The India Meteorological Department (IMD) in its 24-hour forecast has predicted one or two spells of light to moderate rainfalls in the city and suburbs on Friday.
The IMD said the island city, eastern suburbs and western suburbs recorded 2.60 mm, 2.26 mm and 1.44 mm rain, respectively, in the last 24 hours.
Meanwhile, a high tide of 3.61 metres is expected at 5.53 pm in Mumbai today. Also, a low tide of 1.72 metres is likely to occur at 12.48 am on Saturday.
When there is a high tide during the rainy season, it becomes difficult for the flooded water to recede. Low tide helps floodwaters in the city to find an outlet to enter the seas.
The IMD on Thursday said that the unending wait for rains and respite from searing heat in north India, including Delhi, is likely to stretch a bit longer as there are no favourable conditions for advancement of the Southwest Monsoon till July 7.
The IMD has also cautioned that the break in the monsoon could impact agricultural operations like sowing and transplantation of crops, irrigation scheduling, power requirement.
Although the India Meteorological Department (IMD) said the country as a whole will receive normal rainfall in July, it has a forecast of "below normal to normal rainfall probability" over many areas of northwest India and some parts of south peninsula, central, east and northeast India.
"Normal to above normal rainfall" is most likely to be experienced over parts of central India and adjacent areas of peninsular India and Gangetic plains, it said.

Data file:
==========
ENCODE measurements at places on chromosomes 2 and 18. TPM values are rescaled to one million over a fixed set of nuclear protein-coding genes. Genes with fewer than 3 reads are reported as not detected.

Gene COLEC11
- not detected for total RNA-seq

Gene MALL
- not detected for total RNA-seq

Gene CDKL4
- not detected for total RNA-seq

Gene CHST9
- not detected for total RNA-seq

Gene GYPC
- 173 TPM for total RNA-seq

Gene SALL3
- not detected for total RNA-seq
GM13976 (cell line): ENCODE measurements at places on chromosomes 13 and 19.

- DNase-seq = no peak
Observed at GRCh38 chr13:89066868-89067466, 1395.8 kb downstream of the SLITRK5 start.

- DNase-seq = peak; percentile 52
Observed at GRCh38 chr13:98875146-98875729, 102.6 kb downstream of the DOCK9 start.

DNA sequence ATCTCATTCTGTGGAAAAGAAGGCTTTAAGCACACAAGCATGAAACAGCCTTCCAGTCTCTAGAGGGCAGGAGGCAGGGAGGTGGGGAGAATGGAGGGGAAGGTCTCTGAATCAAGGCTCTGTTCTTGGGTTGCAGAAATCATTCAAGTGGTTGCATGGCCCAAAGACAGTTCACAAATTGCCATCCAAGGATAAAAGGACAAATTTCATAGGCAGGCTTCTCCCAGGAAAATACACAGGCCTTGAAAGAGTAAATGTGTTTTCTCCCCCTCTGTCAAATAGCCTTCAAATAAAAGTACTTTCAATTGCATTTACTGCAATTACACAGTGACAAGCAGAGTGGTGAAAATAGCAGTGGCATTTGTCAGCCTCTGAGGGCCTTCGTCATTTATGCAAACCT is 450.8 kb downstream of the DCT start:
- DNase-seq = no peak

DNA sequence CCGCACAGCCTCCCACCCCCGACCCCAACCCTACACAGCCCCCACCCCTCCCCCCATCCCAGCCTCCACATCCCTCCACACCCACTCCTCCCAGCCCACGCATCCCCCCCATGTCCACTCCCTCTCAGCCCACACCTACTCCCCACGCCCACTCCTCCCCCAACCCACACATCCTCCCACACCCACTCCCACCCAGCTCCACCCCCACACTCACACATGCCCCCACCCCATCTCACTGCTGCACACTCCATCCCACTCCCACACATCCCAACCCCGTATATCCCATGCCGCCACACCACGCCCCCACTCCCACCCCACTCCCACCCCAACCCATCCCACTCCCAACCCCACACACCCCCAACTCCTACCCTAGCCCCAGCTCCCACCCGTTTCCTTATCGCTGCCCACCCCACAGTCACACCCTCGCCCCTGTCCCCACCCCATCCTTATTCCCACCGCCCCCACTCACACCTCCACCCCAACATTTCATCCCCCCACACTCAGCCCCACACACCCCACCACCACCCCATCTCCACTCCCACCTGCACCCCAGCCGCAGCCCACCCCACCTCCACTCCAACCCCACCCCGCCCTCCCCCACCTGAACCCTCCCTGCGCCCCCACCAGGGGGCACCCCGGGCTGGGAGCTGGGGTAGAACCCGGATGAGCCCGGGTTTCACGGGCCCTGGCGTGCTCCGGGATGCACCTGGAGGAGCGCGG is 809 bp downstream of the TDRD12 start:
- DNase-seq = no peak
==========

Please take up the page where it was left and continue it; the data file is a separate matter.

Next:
IMD Director General Mrutunjay Mohapatra said rainfall is not expected to be good in the first week of July and the precipitation activity is likely to pick up in the second half of the second week of the month.
"Monthly rainfall for July 2021 over the country as a whole is most likely to be normal (94 to 106 per cent of Long Period Average)," the IMD said.
"Below normal to normal rainfall probability is likely over many areas of northwest India and some parts of south peninsula, central, east and northeast India. Normal to above-normal rainfall is most likely to be experienced over parts of central India and adjacent areas of peninsular India and Gangetic plains," it said.
The Southwest Monsoon reached Kerala, which marks the official commencement of the four-month rainfall season, on June 3, two days after its normal onset date. But it quickly covered south, east, central, east, northeast India and even some parts of north India.
The monsoon has covered the entire country except for Haryana, Delhi, parts of west Uttar Pradesh, west Rajasthan and Punjab. With no rains, temperatures have breached the 40-degree Celsius mark in several parts of north India.
The IMD said due to likely dry westerly/southwesterly winds from Pakistan to northwest India at lower levels, heatwave conditions in isolated/some pockets over Punjab, Haryana, Chandigarh and Delhi, north Rajasthan, Uttar Pradesh and northwest Madhya Pradesh are likely during next two days.
(With inputs form PTI)